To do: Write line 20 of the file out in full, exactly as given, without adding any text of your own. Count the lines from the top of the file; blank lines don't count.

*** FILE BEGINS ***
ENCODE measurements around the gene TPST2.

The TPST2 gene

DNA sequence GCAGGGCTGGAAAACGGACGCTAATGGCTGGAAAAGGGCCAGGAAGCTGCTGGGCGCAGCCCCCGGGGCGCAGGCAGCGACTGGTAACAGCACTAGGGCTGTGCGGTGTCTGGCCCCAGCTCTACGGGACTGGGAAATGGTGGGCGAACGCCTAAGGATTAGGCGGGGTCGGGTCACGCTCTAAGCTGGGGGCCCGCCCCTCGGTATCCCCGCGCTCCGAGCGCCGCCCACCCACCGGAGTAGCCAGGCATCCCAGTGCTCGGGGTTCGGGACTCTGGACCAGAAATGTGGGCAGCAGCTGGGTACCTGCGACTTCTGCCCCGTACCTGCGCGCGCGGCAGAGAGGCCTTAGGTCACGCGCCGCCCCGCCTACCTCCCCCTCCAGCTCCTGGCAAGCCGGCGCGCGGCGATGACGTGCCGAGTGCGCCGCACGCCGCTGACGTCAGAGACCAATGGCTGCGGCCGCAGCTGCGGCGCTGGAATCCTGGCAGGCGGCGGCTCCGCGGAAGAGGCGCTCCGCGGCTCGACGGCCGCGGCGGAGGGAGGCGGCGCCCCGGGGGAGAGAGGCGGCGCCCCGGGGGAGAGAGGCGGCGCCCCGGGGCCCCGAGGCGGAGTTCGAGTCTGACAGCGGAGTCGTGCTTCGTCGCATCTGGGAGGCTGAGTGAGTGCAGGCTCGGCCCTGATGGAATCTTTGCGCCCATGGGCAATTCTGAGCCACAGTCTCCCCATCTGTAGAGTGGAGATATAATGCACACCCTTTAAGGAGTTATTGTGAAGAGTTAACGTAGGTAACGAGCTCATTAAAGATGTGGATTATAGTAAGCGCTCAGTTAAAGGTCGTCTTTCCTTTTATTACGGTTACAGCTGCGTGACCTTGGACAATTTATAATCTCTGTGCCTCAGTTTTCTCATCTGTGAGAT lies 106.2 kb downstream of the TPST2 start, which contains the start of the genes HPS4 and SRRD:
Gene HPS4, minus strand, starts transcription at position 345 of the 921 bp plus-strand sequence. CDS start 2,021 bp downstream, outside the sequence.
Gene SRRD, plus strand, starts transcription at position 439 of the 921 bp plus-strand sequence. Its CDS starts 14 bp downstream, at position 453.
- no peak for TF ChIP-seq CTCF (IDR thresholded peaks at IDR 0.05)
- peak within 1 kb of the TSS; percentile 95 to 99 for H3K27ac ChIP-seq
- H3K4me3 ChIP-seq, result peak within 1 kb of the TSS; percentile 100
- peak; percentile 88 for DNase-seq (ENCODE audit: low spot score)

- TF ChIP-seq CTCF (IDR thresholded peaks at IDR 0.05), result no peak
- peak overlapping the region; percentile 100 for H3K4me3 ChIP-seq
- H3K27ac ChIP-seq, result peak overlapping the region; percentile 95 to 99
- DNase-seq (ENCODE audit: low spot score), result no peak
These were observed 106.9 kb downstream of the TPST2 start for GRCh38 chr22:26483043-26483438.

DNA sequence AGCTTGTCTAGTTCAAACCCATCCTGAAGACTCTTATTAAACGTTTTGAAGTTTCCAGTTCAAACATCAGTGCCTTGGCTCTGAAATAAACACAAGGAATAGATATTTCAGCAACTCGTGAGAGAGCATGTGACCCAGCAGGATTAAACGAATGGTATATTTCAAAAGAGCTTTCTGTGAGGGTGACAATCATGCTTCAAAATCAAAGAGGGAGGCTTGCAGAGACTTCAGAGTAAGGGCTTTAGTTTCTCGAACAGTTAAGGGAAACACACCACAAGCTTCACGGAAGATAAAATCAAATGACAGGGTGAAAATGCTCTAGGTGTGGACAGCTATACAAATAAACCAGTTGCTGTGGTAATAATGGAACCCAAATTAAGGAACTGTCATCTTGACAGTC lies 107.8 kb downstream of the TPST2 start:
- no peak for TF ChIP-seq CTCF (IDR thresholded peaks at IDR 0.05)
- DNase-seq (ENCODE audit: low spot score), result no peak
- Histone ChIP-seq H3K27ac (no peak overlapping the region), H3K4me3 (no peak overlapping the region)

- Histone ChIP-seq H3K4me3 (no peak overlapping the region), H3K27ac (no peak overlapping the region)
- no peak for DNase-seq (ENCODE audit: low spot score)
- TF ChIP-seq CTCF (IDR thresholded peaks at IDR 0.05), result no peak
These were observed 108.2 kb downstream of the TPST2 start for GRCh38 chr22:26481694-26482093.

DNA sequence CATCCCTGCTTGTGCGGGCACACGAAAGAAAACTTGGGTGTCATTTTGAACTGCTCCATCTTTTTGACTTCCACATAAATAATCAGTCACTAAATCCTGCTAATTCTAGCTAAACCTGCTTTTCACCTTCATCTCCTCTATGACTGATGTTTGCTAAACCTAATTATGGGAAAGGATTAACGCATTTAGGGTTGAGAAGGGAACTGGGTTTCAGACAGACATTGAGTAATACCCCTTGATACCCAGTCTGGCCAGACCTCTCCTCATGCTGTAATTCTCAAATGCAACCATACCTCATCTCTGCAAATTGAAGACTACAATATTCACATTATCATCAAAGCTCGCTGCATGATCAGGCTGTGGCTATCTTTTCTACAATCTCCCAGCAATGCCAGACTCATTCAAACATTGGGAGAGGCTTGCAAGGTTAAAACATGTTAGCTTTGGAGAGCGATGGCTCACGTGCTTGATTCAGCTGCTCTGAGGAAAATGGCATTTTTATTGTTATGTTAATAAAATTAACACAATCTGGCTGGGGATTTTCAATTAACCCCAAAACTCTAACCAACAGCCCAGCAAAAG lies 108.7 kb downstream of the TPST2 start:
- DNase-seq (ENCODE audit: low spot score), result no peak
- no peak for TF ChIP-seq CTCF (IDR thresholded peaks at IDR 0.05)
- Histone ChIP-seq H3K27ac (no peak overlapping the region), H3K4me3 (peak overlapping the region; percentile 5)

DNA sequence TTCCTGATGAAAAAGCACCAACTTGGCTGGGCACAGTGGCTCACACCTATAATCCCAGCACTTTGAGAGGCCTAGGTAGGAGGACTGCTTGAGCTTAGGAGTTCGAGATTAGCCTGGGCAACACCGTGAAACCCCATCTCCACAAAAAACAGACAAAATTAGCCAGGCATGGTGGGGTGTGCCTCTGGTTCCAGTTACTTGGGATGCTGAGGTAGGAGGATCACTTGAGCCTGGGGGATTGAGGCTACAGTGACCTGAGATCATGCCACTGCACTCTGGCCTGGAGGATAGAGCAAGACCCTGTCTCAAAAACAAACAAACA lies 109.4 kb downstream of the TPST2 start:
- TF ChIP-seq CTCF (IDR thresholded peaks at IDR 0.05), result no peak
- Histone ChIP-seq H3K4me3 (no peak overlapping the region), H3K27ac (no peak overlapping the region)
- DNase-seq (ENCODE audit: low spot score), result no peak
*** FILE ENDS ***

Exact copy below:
- no peak for DNase-seq (ENCODE audit: low spot score)